CONTRASTING COLORS. Everybody has their own thoughts on color schemes to match the day's conditions- bright colors for bright days, dark colors for dark water, natural colors for clear water, the list goes on. I don't know of a single rule in steelhead fishing that never fails, fly schemes included. But there are certainly some trends that have proven productive over the long term. In cold and heavily stained water, I like big profile with contrasting colors. For anyone who has ever pulled plugs for salmon, a fire-tiger in heavy sediment is a producer. Translate that to steelhead on the swung fly. Color schemes of black, chartreuse, and orange are some of my most productive flies in heavily stained water.




MY DIRTY WATER RIG

A good indication that a fly is a hunter is when you drop it in the water near your feet and it just glows. I don't know how else to put it other than that, but when you see it you'll know. Start messing around with heavily contrasting colors with brights and darks, keep the profiles big but the fly sparse enough that it sinks well. I like reverse tied craft fur with the under fibers stripped out. It cuts through the water but the reverse tie puffs it out and makes it pulsate in the water.

FISH WHERE THE FISH ARE. It's cool as hell to send bombs across the river and touch a fish way out there. As spey anglers, the casting is very much a large part of the process. But casts don't catch fish. Proper presentation matched to the right water does. K.I.S.S. Keep it simple stupid? Well kind of. Keep inside and short. Don't overthink it. If there's ten inches of visibility, then any depth more than that is adequate to cover and conceal a fish, plus shallower water offers better light penetration. Fish see better.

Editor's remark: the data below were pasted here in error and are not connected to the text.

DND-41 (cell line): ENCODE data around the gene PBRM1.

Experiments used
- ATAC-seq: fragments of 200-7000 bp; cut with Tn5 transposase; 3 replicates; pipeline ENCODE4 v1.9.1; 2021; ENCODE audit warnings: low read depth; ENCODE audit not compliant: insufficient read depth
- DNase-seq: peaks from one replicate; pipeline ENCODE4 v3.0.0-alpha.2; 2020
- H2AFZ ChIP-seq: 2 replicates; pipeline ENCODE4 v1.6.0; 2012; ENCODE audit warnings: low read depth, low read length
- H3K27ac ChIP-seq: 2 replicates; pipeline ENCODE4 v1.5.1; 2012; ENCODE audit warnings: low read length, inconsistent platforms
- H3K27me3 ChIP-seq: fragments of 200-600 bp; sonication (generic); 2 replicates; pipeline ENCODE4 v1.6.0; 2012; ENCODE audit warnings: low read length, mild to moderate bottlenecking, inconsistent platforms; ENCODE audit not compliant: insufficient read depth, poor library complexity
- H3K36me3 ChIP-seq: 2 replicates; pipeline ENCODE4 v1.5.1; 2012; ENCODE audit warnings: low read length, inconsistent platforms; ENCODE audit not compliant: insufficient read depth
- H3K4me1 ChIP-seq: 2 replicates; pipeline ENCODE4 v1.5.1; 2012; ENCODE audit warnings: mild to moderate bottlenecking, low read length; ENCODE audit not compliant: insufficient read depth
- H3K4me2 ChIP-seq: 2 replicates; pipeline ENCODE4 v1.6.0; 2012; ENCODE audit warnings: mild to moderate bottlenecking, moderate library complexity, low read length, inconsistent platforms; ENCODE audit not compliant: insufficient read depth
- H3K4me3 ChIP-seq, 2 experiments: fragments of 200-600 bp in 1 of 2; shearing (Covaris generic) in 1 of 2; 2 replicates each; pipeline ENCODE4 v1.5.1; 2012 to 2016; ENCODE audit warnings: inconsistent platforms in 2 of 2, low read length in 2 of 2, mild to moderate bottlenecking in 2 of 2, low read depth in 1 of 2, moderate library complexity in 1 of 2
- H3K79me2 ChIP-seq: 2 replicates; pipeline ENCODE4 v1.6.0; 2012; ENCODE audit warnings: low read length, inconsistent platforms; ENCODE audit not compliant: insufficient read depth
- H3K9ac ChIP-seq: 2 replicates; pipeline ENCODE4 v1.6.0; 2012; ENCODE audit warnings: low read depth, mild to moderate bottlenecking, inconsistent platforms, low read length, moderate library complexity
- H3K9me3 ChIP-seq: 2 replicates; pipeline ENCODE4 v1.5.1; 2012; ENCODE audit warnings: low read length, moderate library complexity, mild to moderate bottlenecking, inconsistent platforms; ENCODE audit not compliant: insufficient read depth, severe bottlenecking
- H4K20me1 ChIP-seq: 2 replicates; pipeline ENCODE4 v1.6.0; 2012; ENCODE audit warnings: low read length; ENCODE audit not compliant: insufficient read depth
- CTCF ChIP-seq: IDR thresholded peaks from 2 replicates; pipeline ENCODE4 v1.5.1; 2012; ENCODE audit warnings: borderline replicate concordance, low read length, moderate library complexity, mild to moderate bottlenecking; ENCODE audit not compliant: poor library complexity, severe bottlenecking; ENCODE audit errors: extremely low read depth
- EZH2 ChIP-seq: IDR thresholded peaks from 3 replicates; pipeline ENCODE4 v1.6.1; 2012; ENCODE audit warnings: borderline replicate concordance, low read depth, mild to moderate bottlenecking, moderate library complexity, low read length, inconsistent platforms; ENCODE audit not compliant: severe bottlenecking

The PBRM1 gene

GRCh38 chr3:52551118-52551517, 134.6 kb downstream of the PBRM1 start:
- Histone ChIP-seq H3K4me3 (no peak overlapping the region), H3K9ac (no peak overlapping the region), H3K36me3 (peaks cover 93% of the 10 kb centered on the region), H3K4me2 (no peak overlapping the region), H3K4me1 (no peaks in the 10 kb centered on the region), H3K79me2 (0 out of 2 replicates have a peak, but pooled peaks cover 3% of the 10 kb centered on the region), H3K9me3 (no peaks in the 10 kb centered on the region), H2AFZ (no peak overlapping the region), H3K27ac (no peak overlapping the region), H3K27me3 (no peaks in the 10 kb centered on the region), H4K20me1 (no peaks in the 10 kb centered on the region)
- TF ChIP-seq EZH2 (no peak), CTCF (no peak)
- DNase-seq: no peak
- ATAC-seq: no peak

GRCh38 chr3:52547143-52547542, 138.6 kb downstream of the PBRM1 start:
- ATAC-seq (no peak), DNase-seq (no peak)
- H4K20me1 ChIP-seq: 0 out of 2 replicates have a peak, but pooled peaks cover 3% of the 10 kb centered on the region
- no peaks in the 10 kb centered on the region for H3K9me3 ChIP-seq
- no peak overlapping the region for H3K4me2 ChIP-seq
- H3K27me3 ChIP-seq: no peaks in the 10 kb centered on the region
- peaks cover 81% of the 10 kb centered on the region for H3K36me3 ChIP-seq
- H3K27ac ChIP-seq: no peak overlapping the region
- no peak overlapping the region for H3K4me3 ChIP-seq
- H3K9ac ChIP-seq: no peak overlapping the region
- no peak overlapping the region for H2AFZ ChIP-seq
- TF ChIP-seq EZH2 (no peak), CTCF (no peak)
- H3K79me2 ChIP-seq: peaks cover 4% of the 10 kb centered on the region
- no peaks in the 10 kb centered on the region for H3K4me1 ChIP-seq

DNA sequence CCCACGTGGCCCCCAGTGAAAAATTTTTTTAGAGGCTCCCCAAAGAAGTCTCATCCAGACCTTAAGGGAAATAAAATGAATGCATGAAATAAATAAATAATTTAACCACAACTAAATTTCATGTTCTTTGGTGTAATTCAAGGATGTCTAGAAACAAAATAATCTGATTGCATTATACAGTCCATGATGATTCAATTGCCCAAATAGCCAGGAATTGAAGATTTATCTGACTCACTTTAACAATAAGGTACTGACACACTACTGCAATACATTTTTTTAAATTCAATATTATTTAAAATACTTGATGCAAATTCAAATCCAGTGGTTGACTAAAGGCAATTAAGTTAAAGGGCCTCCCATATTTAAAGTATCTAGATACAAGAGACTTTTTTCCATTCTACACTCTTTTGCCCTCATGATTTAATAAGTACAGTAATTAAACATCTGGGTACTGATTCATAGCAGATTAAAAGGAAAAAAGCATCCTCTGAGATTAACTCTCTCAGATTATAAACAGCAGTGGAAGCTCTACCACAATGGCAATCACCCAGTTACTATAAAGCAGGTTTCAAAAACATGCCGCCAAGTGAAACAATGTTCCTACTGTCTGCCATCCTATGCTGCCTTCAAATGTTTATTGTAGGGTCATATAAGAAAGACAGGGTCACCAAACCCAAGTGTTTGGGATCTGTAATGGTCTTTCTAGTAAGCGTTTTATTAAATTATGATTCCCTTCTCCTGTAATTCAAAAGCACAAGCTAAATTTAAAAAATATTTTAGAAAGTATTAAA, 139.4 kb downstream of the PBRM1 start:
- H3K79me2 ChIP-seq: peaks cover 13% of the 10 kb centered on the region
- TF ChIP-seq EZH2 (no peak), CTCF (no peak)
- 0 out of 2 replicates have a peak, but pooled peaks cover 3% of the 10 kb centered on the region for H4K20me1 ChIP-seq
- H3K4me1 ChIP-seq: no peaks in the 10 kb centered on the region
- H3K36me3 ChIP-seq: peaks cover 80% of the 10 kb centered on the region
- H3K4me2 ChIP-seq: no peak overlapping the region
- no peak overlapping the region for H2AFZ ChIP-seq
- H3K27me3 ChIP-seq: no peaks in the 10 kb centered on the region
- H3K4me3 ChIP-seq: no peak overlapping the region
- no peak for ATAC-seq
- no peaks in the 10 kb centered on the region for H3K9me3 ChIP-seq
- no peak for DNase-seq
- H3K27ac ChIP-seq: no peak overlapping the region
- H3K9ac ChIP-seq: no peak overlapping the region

WE LITERALLY HOOKED FISH WITHIN FIVE FEET OF WHERE THE GRAVEL BECOMES UN-VISIBLE IN THIS SPOT

If there's one piece of information that I think is key, it is concentrate hard on the inside. When I fish dirty water like over the weekend, I find the casts I make are roughly half the distance as those I'd make if I were fishing the same water in clearer conditions, and we hook good numbers in water between 1.5 and 2.5 feet of depth.The inside of runs, the soft water shoulders, the casts that might only put you out the distance of the shooting head or less are the money spots. Fish them well.




JEFF SWINGING SHORT ON THE INSIDE

Fish use these softer water places. In dirty water, they pull off to the side, plus these are the running lanes. If someone forced me to swim up a river, particularly in cold and dirty flows you can bet your boots I'm going to be swimming up it as close to shore as I possibly can. It saves energy. Fish do the same thing, and stained water is migrating water. If you're casting to those mid-river buckets that fish well in ideal conditions then you probably are casting, and fishing, beyond the fish.